If the oxides of alkali or alkaline earth metals are reacted with oxygen, the corresponding peroxides are obtained. The barium peroxide is particularly important.
2 BaO + O2 -> 2 BaO2
Formally, we have the barium salt of hydrogen peroxide here. If we add a stronger acid to this salt, the weak acid H2O2 is expelled. Water is also an acid, just an even weaker one. When water is added, a hydrolysis equilibrium is established.
BaO2 + 2 H2O -> Ba(OH)2 + H2O2
With strong acids, the equilibrium is far on the right. You can even use dilute sulfuric acid or phosphoric acid. This will form the poorly soluble barium sulfate/phosphate, which can easily be filtered off. This way, the equilibrium shown above is shifted completely to the right, and more or less pure hydrogen peroxide is obtained.
In addition to the electrolysis of sulfuric acid solutions, which produces hydrogen peroxide anodically, the anthraquinone process is used almost exclusively today.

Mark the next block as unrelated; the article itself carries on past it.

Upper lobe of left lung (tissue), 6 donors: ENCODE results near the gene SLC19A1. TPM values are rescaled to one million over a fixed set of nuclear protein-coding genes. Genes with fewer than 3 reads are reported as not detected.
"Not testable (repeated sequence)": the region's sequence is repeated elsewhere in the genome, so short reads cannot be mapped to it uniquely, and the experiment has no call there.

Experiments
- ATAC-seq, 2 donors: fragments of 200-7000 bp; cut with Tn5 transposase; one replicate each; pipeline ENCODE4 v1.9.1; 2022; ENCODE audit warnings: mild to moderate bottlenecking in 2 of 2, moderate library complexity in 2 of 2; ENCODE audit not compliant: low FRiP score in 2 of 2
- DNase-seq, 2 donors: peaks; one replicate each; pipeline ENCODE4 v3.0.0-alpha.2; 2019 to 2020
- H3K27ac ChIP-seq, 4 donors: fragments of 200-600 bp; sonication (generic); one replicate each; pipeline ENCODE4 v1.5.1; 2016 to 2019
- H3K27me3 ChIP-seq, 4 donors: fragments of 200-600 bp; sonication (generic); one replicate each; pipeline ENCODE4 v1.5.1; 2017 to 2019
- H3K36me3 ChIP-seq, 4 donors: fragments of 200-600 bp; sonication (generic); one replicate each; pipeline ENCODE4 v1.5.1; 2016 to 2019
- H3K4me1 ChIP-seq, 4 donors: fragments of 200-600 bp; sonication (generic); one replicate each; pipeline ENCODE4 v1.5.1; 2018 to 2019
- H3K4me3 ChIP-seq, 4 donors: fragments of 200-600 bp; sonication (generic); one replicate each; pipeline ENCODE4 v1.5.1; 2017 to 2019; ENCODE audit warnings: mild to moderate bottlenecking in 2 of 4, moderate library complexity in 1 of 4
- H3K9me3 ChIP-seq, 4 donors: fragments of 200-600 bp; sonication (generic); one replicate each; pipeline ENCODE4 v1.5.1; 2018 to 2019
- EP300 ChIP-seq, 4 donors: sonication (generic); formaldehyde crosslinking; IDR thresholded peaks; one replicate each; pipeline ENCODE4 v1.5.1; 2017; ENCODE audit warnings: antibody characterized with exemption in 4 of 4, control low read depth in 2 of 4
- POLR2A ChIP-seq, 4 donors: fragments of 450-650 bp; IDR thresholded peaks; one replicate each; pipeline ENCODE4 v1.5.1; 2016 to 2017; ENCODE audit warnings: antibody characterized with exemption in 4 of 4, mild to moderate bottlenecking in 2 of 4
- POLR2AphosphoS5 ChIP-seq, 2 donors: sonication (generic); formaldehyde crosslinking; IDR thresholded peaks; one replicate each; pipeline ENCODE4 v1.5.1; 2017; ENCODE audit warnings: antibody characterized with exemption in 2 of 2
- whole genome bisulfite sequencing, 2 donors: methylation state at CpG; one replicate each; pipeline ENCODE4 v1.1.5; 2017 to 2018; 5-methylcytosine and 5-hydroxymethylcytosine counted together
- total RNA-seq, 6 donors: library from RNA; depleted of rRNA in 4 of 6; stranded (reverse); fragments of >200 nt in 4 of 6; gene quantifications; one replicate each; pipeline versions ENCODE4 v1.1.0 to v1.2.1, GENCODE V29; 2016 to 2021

The anthraquinone is catalytically converted into anthrahydroquinone. Anthrahydroquinone is then oxidized with oxygen under pressure. In this process, the molecular oxygen is being hydrogenated to hydrogen peroxide.
Anthraquinone process for the production of H2O2 (R = ethyl)
The anthraquinone molecule is reformed after each cycle, and plays therefore the role of a catalyst in this process.